Wednesday, October 30, 2002
Folk musicians Curtis and Loretta will play a house concert on Nov. 10 at 3 p.m., at the home of Kristen Dillon and Paul Blackburn in Hood River.
Curtis and Loretta, voted the 2001 outstanding folk musicians in Minneapolis/St. Paul, tends towards the Celtic end of things, singing harmony and playing multiple intruments. Recent accolades include “acoustic virtousity on guitars, mandolin and Celtic harp ... perfect harmonies” (Dirty Linen) and “serious talents” (Radio Limerick, Ireland).
The concert will be at 401 Montello, Hood River. Tea and cookies will be served. Admission is an $8 donation to the Mid-Columbia Folklore Society.
Curtis and Loretta had so many requests at their concerts for a recording of the song Loretta wrote about her dad’s Alzheimer’s that they were inspired to head for the recording studio. The result was “Gone Forever”; her dad’s song is the CD’s title cut. The songs speak of journeys taken, bridges crossed, and new worlds discovered. While half of the cuts are originals, there are also Celtic songs, two instrumentals, and two covers. Once again, the duo’s striking harmonies take center stage, while Loretta plays Celtic harp and guitar, and Curtis alternates between mandocello, guitar, mandolin, clawhammer banjo and ukulele.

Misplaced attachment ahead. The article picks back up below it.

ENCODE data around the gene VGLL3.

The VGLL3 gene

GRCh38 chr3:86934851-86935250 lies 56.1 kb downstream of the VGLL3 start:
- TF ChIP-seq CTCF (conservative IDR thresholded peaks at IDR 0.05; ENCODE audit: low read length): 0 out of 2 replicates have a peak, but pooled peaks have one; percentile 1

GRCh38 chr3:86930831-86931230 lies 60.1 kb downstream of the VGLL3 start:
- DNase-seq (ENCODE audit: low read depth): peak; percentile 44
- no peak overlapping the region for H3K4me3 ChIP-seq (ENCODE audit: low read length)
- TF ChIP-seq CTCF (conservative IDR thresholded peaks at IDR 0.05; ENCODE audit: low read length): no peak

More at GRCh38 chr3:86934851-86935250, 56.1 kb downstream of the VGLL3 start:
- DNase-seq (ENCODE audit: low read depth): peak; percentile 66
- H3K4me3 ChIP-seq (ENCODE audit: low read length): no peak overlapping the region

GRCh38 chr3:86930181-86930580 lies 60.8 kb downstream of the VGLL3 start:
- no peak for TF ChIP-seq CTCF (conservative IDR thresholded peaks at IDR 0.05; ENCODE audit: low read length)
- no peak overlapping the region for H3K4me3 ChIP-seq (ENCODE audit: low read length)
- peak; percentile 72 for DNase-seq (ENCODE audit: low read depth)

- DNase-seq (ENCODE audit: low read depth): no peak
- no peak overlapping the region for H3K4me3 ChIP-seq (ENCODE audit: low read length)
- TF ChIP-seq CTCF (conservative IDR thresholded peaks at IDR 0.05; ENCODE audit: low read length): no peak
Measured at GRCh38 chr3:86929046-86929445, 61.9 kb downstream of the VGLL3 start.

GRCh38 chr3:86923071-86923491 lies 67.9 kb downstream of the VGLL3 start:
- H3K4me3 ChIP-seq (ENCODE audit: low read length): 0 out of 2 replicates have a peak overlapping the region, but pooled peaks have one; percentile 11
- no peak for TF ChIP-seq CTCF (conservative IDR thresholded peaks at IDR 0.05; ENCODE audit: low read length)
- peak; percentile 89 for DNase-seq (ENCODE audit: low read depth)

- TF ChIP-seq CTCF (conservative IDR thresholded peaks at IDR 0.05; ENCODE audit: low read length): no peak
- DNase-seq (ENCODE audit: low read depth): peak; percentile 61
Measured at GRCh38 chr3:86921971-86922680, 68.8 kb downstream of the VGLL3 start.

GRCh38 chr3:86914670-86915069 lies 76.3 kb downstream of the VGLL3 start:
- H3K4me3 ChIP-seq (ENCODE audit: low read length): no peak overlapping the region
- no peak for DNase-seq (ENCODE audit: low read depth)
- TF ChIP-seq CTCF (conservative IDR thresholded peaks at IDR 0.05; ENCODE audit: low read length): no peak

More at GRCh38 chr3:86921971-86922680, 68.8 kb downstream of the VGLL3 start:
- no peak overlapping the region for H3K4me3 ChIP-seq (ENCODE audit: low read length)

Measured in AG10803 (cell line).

Curtis wrote “Don’t Keep a Sailor Away From the Sea” while he was crewing on a sailboat halfway between Hawaii and San Francisco. It’s a traditional sounding tune which says you can’t keep a sailor away from the sea.
Traditional tunes include the harp instrumental “Banish Misfortune”, along with “Carrickfergus”, “The Minstrel Boy”, and “Johnny I Hardly Knew Ye”. “Streetsinger’s Heaven” written by Bob Bovee and done on clawhammer banjo. is pure old-time. And it’s recess when they pull out the ukelele and kazoo for the country swing classic “Smoke! Smoke! Smoke! (That Cigarette)”.
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I Can't Keep Quiet singers at "Citizen Town Hall"
‘I can’t keep quiet,’ sing members of an impromptu choir in front of Hood River Middle School Saturday prior to the citizen town hall for questions to Rep. Greg Walden. The song addresses female empowerment generally and sexual violence implicitly, and gained prominence during the International Women’s Day events in January. The singers braved a sudden squall to finish their song and about 220 people gathered in HRMS auditorium, which will be the scene of the April 12 town hall with Rep. Greg Walden, at 3 p.m. Enlarge